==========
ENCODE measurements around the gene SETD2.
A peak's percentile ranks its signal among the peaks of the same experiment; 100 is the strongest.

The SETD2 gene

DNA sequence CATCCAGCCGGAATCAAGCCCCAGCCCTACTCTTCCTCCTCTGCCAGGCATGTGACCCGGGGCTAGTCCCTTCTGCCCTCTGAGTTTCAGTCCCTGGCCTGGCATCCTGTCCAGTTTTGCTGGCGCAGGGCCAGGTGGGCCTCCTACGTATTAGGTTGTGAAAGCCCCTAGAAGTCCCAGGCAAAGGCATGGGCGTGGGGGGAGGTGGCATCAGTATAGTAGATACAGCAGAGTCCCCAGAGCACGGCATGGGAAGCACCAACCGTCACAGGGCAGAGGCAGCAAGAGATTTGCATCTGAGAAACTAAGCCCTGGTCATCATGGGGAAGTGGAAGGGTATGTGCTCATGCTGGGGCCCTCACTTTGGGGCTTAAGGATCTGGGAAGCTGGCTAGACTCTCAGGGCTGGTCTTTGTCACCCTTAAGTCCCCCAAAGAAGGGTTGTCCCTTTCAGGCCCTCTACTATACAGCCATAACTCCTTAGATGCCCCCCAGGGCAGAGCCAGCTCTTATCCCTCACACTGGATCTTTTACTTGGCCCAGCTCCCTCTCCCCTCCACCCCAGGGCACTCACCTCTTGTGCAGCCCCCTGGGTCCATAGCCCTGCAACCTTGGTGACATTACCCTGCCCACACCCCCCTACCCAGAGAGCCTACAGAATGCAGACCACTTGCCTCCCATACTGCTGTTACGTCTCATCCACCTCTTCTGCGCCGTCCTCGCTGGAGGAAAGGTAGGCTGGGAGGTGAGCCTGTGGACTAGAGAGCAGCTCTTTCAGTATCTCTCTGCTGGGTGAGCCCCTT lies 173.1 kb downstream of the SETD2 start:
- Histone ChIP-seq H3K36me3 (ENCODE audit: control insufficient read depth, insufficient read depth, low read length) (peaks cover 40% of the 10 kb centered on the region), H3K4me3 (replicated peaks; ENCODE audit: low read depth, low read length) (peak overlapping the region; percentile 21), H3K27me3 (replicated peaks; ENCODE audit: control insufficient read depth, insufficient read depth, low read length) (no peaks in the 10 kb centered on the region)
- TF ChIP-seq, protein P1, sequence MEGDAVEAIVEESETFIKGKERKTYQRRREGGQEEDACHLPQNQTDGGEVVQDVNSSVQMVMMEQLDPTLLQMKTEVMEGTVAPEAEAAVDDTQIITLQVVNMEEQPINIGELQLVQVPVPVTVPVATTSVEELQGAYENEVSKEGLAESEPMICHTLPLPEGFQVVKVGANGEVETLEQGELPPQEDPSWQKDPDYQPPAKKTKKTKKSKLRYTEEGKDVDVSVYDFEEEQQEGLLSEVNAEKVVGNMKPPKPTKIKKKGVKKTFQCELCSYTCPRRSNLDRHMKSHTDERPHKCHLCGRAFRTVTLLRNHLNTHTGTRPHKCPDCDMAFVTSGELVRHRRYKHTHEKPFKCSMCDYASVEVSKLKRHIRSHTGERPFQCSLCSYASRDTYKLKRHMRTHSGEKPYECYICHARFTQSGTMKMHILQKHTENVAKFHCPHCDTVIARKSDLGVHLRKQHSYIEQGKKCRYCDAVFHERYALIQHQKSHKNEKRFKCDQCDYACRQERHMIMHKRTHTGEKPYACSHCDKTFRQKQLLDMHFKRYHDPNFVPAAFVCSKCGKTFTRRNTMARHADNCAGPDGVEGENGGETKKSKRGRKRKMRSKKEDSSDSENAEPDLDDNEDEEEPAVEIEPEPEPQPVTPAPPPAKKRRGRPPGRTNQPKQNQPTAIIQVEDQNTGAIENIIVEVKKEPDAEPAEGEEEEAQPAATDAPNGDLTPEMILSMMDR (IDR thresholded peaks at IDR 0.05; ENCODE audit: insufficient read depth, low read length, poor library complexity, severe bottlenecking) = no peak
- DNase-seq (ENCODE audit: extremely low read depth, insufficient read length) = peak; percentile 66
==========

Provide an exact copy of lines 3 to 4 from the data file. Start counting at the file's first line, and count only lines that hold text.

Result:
The SETD2 gene

DNA sequence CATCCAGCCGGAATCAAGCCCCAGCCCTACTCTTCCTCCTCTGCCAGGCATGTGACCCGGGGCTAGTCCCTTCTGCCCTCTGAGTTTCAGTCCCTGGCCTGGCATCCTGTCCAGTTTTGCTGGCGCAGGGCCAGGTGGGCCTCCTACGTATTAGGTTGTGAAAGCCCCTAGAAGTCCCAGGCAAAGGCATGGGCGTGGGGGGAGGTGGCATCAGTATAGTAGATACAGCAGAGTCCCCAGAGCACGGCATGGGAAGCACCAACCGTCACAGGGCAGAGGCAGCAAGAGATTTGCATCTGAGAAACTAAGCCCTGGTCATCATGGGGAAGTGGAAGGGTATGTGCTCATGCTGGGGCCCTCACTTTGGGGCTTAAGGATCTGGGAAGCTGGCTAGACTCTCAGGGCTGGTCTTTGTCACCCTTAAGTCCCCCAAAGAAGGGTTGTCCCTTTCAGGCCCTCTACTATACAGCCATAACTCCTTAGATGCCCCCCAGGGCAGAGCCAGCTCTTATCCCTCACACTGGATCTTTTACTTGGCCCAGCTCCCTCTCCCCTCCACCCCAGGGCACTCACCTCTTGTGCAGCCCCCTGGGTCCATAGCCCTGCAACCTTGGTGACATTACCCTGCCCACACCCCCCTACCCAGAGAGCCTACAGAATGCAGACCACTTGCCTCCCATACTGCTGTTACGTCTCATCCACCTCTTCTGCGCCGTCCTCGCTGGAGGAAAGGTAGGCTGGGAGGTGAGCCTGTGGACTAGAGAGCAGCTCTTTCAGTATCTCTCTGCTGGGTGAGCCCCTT lies 173.1 kb downstream of the SETD2 start: